Originally Posted by ijansch
Thanks for pointing me to this thread. I think I’m going to try this in my build. A couple of questions.
1. Have you considered creating a website about this subject? With 115 pages this thread is massive and even with the pointers at the start it takes a while to take everything in. A website with instructions, case studies, frequently asked questions etc might help new builders. I’m happy to assist with that if you’d consider it.
2. I was thinking of creating a riser just high enough to be able to load the drivers with the magnets in, and then put a static riser of the same height around it so it blends in. Do you have experience with putting the carpeting from the boss to a regular riser, allowing the carpet to stretch a bit but ensuring you don’t see the gap? Also, how much does the riser typically lower when someone steps or sits on it? Or is it sturdy enough to not really give way when stepped on?
3. With a full size riser, would the riser have to be open on the bottom to keep it an ‘open baffle’? Or can I use 2 plywood sheets for top and bottom?
ijansch....Thanks for the note and questions about your BOSS design. I am considering a website with details on this technology. Stay tuned.
For your full size riser being planned, if you use 6" lumber for the framing with 3/4" plywood on top of that framing, that will be enough space to accommodate the prescribed JBL's with the magnets into the cabinet. If a 6" high riser is too high, there's also a low profile MBQuart driver linked in Post 29 that can be used instead (the MBQuart DS1-304 driver). This driver would allow the platform to be constructed of 4" lumber with 3/4" plywood on top since it's only 3.5" deep.
If you used the 1.25" hemisphere isolators linked in Post 29, the gap between your BOSS riser and the floor below will only be .5" and this won't be noticeable especially after carpet. This is how my back row riser is constructed and the gap disappears. Others are using this same construction technique and the smaller isolators for their full size risers with great results. With these smaller isolators, there's only about an 1/8" compression when people are stepping onto and off the platform...it's not noticeable. With the larger 2.5" hemisphere isolators needed for a mini-riser, those compress about a half inch when stepping onto or off the platform. But once seated, the compression is only about a 1/4" since that load gets distributed around the platform.
If you want to have a static platform surrounding your BOSS platform as you describe, I don't see any problems bridging that gap with carpet. Just be sure there's a gap all the way around the perimeter of the BOSS platform so that it's not touching the static riser at any point or this will rob TR from your butt. Also, make sure to allow the BOSS platform inside the static platform to breath easily since it's an open baffle design. Since you probably don't want the gap between the static and BOSS platform to be very big, I'd suggest making openings in the sides of the static riser to allow some breathing room for the drivers in an open baffle configuration.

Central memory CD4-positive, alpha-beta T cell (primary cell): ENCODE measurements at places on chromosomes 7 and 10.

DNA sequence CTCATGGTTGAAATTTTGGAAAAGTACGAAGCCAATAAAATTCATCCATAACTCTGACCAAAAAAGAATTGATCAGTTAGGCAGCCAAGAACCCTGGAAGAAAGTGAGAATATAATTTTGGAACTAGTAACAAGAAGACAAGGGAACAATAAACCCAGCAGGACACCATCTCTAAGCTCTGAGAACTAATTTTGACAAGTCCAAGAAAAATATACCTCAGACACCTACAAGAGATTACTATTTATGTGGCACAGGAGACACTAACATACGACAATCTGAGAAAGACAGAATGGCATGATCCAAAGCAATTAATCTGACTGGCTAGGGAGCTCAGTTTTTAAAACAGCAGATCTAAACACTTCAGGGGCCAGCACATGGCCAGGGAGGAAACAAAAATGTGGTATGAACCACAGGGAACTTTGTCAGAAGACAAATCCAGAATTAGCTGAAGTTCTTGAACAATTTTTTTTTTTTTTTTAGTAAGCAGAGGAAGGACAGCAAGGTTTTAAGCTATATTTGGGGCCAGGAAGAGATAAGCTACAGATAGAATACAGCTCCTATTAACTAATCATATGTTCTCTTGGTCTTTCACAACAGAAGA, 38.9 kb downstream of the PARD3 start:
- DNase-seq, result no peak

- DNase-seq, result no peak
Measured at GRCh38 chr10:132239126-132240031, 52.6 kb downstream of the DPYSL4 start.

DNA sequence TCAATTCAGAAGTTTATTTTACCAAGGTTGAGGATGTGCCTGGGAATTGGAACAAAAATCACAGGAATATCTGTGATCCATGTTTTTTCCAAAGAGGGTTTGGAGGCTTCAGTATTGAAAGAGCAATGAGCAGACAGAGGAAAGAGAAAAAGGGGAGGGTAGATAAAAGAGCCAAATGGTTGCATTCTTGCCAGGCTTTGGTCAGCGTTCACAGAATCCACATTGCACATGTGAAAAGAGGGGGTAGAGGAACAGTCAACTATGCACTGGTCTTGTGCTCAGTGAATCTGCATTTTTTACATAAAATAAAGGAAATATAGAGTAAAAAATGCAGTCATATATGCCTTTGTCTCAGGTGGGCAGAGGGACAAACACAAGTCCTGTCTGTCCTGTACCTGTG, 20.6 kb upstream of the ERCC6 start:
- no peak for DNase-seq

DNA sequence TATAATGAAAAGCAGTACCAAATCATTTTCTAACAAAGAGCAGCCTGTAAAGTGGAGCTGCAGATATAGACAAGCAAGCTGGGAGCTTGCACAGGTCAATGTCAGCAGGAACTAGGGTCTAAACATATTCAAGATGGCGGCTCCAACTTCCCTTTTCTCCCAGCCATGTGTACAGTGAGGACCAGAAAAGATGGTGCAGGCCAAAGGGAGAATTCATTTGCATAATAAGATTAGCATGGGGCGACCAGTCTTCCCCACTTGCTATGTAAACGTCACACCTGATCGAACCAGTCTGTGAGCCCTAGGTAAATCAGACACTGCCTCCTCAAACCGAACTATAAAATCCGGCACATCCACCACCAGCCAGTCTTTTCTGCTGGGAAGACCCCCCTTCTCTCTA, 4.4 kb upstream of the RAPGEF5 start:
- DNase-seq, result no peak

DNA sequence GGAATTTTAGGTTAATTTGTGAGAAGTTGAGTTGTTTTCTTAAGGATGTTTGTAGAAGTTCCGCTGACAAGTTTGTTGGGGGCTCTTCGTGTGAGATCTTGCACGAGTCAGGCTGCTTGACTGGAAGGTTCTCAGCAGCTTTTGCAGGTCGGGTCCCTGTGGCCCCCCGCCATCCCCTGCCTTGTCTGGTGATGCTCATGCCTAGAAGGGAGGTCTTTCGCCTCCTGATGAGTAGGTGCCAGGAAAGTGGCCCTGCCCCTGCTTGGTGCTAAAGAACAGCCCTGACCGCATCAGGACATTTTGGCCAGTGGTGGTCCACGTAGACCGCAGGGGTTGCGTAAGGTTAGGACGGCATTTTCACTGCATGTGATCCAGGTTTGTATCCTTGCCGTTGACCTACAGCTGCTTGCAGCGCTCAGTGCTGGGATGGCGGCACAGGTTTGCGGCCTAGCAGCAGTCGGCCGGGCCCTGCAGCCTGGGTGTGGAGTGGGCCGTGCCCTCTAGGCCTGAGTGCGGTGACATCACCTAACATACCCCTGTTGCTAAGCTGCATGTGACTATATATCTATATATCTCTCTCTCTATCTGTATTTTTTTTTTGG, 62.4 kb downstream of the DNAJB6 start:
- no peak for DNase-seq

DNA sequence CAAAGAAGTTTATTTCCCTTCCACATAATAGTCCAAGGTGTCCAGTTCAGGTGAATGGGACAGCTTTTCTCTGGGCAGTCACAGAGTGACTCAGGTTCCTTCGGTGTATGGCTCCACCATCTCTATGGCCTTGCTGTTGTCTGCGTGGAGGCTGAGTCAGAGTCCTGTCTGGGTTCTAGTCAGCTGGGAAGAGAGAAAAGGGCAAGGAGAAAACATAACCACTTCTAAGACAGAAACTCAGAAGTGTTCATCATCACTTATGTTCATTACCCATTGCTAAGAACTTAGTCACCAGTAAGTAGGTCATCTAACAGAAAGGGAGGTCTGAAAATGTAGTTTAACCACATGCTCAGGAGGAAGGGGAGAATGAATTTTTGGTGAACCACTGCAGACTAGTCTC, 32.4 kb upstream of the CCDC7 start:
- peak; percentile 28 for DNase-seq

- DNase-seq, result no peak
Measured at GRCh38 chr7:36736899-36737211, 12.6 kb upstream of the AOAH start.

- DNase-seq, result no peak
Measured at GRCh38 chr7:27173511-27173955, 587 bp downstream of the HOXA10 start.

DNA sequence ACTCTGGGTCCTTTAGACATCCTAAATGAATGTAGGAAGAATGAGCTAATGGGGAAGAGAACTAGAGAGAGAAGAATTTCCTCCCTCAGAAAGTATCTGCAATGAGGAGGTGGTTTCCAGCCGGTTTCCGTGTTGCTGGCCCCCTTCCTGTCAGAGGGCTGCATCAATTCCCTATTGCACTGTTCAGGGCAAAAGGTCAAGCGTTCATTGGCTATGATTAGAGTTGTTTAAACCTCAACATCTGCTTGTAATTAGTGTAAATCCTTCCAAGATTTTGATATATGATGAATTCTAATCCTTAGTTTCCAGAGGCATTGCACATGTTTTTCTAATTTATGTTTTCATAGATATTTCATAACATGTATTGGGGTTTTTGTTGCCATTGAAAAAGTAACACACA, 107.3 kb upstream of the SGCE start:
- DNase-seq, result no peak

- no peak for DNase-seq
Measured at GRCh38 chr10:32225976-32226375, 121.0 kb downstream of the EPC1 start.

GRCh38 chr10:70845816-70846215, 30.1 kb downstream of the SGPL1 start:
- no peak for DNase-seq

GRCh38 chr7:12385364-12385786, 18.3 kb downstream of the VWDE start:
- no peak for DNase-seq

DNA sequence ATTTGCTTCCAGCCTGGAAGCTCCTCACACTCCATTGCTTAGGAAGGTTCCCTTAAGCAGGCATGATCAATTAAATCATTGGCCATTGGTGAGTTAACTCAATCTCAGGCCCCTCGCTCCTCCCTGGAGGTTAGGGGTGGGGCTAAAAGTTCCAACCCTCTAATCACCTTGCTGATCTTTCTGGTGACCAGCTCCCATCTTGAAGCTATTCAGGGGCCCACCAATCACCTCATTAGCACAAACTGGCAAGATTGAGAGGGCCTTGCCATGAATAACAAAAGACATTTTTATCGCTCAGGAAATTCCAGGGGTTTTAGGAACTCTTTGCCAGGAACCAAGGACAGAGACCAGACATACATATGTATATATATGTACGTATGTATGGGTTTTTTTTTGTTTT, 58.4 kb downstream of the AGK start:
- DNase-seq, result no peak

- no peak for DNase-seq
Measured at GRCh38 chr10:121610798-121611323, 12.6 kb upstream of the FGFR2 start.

Too keep your BOSS design simple and performing at it's maximum, keep the bottom of the riser open to allow some breathing space. This will ensure an open baffle and great BOSS performance for any application.
Sealed BOSS risers are becoming popular. But, they have to be engineered to deliver maximum performance since the sealed riser will limit excursion of the drivers which isn't desireable. Sealed BOSS platforms also provide SPL which can help smooth in-room bass response for every seat. The sealed cabinet needs to be engineered to provide the optimum SPL while also maximizing the BOSS shaker potential. There's a few variables that go into sealed BOSS designs but it can be done with great results once those variables are optimized to work together. If interested in a sealed BOSS design, send me a PM. Since there's some engineering time involved with sealed BOSS setups, there's a one time fee for the delivered design package. That package includes dimensional drawings customized for your room layout. A materials list that includes details on lumber type, insulation type, number of drivers, type of drivers, isolator details, needed power for the custom sealed BOSS, wiring diagrams, etc.
If you want to simply experience BOSS technology in an open baffle, just build the designs described in Post 29 and enjoy.
It's probably one of the easiest builds on AVS......the cuts don't have to be very accurate and the design is very forgiving since it's an open baffle design.
As always, please let us know of any questions that come up as your design comes into focus.
Hope this helps.